UK housing market boom loses steam - RICS | Reuters
LONDON (Reuters) - The boom in Britain’s housing market cooled sharply in January as the country went back into coronavirus lockdown and a tax break for buyers neared its expiry, a survey showed on Thursday.
FILE PHOTO: Estate agents' boards are displayed, amid the spread of the coronavirus disease (COVID-19), in Apsley, Hertfordshire, Britain, October 12, 2020. REUTERS/Matthew Childs
House price growth slowed more than expected by economists polled by Reuters and prices in London fell for the first time since July, the Royal Institution of Chartered Surveyors said.
A measure of properties hitting the market was the second-weakest on record, excluding a slump during the first lockdown last year when the sector was closed along with much of the ret of the economy.
Near-term sales expectations were close to a pre-pandemic record low. New buyer enquires and agreed sales also fell.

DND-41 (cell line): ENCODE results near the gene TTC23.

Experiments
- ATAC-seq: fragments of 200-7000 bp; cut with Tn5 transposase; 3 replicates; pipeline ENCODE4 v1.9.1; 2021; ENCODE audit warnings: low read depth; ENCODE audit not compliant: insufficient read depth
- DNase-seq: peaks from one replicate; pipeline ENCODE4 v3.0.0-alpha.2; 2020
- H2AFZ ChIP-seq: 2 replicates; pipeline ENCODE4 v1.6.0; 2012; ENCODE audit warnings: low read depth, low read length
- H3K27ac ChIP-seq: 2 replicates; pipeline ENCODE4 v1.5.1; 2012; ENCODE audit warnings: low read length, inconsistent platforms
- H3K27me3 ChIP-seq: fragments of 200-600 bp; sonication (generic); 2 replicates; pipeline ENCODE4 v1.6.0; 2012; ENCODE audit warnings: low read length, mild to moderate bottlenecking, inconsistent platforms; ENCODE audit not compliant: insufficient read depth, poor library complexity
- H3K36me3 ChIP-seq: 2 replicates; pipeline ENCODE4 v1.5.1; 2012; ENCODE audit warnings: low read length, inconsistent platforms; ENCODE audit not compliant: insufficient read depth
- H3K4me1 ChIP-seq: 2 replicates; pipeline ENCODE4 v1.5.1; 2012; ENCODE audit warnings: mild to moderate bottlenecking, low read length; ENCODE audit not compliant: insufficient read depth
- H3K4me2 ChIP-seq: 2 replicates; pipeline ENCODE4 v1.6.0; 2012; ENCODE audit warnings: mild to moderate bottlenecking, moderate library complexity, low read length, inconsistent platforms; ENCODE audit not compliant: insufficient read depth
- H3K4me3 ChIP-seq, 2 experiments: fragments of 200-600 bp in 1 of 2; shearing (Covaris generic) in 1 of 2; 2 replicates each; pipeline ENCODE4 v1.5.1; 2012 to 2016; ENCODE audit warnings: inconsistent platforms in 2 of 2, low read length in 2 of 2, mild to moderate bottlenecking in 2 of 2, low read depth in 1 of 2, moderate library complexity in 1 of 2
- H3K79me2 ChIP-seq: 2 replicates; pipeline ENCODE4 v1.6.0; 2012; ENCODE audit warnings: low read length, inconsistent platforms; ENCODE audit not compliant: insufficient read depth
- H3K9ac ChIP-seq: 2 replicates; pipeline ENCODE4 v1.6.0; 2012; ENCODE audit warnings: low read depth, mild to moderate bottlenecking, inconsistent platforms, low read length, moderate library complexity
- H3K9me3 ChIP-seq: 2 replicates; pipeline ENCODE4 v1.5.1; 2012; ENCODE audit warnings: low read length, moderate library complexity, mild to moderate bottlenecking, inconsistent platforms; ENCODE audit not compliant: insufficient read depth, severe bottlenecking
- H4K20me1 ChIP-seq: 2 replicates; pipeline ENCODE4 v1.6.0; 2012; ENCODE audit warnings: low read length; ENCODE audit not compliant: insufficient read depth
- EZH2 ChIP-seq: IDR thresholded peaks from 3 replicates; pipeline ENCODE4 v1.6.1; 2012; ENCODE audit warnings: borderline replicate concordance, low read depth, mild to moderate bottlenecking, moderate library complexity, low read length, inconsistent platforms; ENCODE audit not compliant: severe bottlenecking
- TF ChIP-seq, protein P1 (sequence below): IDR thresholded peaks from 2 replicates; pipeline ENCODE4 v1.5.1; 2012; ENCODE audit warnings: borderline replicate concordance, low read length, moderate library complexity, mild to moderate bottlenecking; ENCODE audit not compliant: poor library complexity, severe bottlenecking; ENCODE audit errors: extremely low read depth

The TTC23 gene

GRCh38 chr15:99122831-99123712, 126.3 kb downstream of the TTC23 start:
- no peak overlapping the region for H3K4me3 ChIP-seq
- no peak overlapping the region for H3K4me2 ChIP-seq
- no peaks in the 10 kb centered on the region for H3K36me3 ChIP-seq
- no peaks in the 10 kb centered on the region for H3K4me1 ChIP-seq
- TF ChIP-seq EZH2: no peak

Britain’s housing market unexpectedly took off in the late spring of 2020 as people who had been stuck in their houses during the first lockdown sought bigger homes. A tax break for buyers also spurred demand.
The stamp duty tax exemption is due to expire at the end of next month although media have said finance minister Rishi Sunak might extend it in his March 3 budget statement.
Other gauges of the housing market have also suggested recently that last year’s boom has run its course, including the first month-on-month falls since mid-2020 in house prices as measured by mortgage lenders Nationwide and Halifax.
A Reuters poll of analysts published last week showed prices were expected to flat-line this year before rising by 2.7% in 2022.
RICS Chief Economist Simon Rubinsohn said despite attempts to keep the housing market open in the latest lockdown that began in January, there had been an impact on activity.
“The appeal of properties with more room and outside space is, meanwhile, a theme that continues to be strongly evident in the responses to the survey,” he said.
In the rental market, concerns about a slow flow of properties coming on to the market - reflecting regulatory and tax changes - were pushing rents higher. The exception, again, was London where private rents were viewed as remaining under pressure over the coming months.